A relatively austere low-income housing complex in the northeastern suburbs of Paris, the Cité de la Muette is not a remarkable collection of buildings. At first glance, it’s a council estate like any other, where residents go about their daily business seemingly unfazed by the history that lies both within its walls and beneath them. The so-called “first skyscrapers in the Paris region”, they were also the city’s first social welfare housing complex, but sadly, that’s not why it has a museum on site. During World War II, nearly 68,000 Jews were sent here before being deported to extermination camps, serving as an internment and assembly camp under the control of the French police in collaboration with the SS during the German Occupation. Efforts over the years have worked to recenter its past, including the recent museum and several memorials, but it remains one of the littlest-known historical sites in the Paris region.
Located 11 kilometers from central Paris in the suburb of Drancy, the project was launched in 1929 and featured five 15-story buildings hosting some 1,250 dwellings, along with cultural, recreational and social amenities. The architects later added a U-shaped “horseshoe” structure to their plan. It was hailed as an architectural marvel and a pioneering social living model of the period. It was even featured in exhibits at the Paris Museum of Modern Art and the MOMA in New York. The name Cité de la Muette, which translates to “The Silent City,” was supposed to represent the peaceful urban community it was to become. But it was never actually finished.
The global economic crisis hindered the project’s completion in the mid-1930s and those who had moved in complained about bad insolation and the units being too expensive. Many apartments were instead rented to law enforcement officers. The outbreak of the Second World War stopped any continued construction and after the German occupation of France in 1940, it became a police barracks. By 1941, after the installation of the Vichy Regime, the U-shaped building became a central component of the insidious deportation of Jews in France, as it was a convenient location near the Bourget-Drancy and Bobigny railway stations. The first group of 4,000 Jews was interned there in August 1941, following raids conducted by French police in the 11th arrondissement of Paris. To get a sense of the conditions, the camp was meant to house 700 people, but at its peak, there were more than 7,000.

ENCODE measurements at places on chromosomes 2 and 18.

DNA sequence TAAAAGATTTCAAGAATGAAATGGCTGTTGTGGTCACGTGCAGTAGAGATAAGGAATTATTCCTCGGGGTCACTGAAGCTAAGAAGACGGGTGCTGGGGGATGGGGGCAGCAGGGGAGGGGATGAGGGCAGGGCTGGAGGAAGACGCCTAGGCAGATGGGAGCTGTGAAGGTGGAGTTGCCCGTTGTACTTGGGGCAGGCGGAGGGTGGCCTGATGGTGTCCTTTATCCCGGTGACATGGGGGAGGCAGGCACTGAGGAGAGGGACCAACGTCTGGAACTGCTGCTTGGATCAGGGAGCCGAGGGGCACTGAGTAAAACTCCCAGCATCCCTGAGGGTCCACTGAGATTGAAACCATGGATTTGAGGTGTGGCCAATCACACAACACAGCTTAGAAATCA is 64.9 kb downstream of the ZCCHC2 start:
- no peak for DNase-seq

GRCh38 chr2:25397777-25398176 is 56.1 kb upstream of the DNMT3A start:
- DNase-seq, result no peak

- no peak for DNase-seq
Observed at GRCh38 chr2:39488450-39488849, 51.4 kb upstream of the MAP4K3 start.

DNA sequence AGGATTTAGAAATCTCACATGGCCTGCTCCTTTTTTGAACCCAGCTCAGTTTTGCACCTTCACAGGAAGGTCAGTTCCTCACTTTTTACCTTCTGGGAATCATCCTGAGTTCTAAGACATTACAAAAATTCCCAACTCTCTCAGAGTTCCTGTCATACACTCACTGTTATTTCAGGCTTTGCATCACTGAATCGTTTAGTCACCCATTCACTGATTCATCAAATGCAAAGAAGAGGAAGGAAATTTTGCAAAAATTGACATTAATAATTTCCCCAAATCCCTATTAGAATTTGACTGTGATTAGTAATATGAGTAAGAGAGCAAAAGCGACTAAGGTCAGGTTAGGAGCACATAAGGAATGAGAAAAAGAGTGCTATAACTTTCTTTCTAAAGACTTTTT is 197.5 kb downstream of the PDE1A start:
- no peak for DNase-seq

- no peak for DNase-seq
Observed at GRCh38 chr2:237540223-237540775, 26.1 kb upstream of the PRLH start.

The administrative structure and police logistics of the arrests have been little studied, with few details available. SS officers set fire to the camp’s archives before leaving, but two internees managed to save the file of names. What is known is that around 67,400 Jews of French, German and Polish origin, passed through Drancy between June 1942 and July 1944, including some 6,000 children. They were transported to concentration camps by 64 rail transport trips. There were efforts at resistance. People living in the camp started building an underground escape tunnel but it was discovered before being finished.
Many had been taken in during the Vel’ d’Hiv Roundup, a mass arrest of foreign Jewish families by French police under instruction from German authorities. According to official police records, 13,152 Jews in Paris were arrested between July 16 and 17 of 1942 and taken to the Vélodrome d’Hiver (“Winter Stadium”), an indoor bicycle racing track located not far from the Eiffel Tower. Kept in crowded, unsanitary conditions, they were then sent to the Cité de la Muette as well as concentration camps in Pithiviers and Beaune-la-Rolande. Many were deported to Auschwitz.